This workshop may be taken for a full year as a course (every other week in W and S) or only in the fall quarter as a seminar. It is open to all students, including JSDs and LLMs.  Students registered for the full year are required to either write a paper of publishable quality or revise a previously written paper for publication. The goal is to prepare students for the academic job market or continuing with SJD studies. Special attention is paid to topic selection, how to approach working on an original (not synthetic) project, and presentation skills. Students enrolled for the year will be expected to conduct themselves as they would if they were junior faculty members at a top law school, reading and commenting on the work of their peers. Optional lunches to discuss writing will be held throughout the year in the same format as the Faculty Round Table. The goal is to create a learning community that will provide students with the type of scholarly atmosphere the faculty here enjoys. There will be meetings on average every other week during Winter and Spring Quarters.The fall quarter only option is designed for several audiences: (1) students who want to decide if an academic career is for them; (2) students who wish to improve their skills as a public speaker; (3) students who want to improve their skills of critique while reading papers from a wide variety of subject areas; (4) and students who simply enjoy arguing about the law. Each week a young scholar present works-in progress and students play the role of the faculty in a faculty workshop. The class and the professor then provide feedback and suggestions to the presenter on aspects of both presentation style and the substance of the paper. The FALL ONLY version is graded on the basis of short reactions papers and class participation. The full year version may fulfill the WP or the SRP. Graduate students may register. College students will require instructor permission.Credits for this Workshop:Autumn quarter: 3Winter quarter: 1Spring quarter 2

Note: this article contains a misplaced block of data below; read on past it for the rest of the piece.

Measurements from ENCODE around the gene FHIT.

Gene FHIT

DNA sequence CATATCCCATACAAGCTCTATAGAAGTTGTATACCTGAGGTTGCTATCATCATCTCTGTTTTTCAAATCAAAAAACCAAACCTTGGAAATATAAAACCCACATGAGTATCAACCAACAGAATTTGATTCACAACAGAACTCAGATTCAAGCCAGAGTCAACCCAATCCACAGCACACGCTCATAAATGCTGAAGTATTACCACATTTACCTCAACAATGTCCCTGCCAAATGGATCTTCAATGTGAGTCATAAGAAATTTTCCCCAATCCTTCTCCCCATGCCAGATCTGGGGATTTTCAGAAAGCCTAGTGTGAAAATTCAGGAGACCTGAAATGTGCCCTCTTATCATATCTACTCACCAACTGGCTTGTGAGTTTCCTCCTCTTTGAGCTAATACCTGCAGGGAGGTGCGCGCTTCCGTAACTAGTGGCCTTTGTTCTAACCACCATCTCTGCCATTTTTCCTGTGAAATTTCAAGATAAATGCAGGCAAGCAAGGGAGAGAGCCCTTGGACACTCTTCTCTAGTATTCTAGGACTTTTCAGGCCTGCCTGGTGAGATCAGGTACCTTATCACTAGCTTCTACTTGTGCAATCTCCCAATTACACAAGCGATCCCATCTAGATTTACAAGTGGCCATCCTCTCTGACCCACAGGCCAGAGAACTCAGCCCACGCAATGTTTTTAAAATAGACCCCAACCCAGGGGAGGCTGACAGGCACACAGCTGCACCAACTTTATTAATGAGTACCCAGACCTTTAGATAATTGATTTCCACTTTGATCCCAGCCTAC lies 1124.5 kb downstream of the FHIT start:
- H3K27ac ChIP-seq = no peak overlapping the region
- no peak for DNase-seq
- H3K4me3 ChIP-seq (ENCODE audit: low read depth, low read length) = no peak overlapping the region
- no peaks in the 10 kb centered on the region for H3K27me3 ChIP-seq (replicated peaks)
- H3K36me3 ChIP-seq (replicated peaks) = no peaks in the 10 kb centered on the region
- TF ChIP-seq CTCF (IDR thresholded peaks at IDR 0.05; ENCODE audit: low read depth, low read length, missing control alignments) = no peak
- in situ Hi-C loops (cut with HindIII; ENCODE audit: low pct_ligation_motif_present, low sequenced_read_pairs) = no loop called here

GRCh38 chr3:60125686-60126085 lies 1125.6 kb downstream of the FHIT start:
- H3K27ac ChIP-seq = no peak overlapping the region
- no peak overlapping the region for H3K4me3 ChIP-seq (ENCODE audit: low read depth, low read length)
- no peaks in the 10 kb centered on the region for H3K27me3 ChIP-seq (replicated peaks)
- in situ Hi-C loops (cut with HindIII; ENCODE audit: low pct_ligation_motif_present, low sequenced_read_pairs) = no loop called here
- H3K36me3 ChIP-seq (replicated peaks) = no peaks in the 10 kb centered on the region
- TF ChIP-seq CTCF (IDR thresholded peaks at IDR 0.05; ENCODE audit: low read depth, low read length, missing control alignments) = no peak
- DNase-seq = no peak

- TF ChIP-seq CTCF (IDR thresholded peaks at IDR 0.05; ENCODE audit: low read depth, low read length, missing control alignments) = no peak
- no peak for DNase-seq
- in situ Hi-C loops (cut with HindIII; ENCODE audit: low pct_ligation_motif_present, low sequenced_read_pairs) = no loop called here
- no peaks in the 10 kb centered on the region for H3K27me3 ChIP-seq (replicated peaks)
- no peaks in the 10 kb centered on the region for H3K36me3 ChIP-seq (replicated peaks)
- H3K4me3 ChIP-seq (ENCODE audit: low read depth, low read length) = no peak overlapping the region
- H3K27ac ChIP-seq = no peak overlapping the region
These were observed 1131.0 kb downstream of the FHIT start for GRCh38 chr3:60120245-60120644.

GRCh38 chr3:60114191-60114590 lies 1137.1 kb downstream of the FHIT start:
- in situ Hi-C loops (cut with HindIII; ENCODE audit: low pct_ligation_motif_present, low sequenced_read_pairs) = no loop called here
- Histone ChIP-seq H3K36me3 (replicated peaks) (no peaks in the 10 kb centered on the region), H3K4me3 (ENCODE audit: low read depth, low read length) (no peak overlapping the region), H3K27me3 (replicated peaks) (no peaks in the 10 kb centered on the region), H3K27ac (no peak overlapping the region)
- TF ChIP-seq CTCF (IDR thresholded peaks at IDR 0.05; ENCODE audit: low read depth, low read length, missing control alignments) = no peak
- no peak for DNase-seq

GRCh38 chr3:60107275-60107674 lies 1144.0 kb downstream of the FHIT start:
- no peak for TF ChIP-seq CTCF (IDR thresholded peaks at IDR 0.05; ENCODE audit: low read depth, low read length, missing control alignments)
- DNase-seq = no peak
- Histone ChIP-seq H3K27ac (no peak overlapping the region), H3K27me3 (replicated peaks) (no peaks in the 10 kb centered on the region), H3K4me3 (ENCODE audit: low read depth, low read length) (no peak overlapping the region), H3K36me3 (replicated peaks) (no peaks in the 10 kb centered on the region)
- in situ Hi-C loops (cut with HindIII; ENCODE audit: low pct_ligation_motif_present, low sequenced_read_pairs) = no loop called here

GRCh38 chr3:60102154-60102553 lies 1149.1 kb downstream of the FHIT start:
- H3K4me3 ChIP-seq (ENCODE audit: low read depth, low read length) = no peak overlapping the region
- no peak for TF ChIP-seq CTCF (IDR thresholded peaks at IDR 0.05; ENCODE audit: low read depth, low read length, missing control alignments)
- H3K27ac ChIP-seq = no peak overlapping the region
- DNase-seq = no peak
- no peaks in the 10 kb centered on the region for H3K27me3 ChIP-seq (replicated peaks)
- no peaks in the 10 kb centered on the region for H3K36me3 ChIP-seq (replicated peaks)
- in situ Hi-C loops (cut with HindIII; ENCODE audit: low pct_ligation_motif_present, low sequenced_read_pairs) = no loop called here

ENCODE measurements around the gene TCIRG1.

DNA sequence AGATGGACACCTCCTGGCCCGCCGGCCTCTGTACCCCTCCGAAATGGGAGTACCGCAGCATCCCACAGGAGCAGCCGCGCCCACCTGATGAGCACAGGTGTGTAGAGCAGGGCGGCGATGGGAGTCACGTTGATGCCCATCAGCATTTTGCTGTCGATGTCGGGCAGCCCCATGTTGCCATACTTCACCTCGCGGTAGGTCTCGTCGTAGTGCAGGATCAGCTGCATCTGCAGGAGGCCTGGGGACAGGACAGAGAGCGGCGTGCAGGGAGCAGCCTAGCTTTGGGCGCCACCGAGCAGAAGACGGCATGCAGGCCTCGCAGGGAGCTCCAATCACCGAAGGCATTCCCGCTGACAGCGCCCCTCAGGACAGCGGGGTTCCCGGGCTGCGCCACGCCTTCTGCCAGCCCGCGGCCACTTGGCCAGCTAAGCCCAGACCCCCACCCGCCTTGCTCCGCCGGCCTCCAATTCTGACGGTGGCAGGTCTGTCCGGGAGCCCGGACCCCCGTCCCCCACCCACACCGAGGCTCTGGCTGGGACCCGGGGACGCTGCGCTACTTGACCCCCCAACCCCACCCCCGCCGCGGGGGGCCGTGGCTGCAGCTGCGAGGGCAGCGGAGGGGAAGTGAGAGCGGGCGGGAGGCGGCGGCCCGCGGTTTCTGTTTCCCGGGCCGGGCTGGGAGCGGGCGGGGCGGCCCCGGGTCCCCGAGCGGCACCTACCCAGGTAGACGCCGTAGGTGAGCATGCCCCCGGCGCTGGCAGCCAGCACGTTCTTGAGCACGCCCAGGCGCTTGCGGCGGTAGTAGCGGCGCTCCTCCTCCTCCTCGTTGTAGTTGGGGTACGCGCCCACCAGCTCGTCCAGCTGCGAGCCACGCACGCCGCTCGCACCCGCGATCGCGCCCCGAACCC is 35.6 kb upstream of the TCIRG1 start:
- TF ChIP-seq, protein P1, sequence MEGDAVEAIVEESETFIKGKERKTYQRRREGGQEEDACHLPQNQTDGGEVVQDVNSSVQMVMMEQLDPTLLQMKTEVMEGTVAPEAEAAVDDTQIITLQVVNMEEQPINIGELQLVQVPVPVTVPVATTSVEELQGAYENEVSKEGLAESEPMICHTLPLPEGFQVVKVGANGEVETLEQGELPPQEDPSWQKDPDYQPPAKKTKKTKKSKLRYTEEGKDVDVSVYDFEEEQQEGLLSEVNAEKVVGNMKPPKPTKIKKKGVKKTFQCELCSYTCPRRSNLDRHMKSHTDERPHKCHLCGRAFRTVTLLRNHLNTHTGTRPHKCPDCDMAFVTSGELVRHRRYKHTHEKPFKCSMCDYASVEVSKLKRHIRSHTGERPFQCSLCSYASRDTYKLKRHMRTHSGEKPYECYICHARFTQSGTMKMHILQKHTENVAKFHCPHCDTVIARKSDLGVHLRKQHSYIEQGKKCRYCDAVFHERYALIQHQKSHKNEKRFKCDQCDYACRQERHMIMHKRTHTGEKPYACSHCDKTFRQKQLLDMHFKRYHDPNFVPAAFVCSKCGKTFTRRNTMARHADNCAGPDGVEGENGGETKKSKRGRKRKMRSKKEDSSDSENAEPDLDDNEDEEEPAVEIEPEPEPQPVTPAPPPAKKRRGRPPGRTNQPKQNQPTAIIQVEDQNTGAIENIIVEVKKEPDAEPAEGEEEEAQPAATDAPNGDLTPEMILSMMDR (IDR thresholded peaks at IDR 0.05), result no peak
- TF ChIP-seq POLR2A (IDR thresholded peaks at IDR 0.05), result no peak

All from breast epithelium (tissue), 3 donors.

Previously:

  • Autumn 2017, Lisa Bernstein
  • Winter 2018, Lisa Bernstein
  • Spring 2018, Lisa Bernstein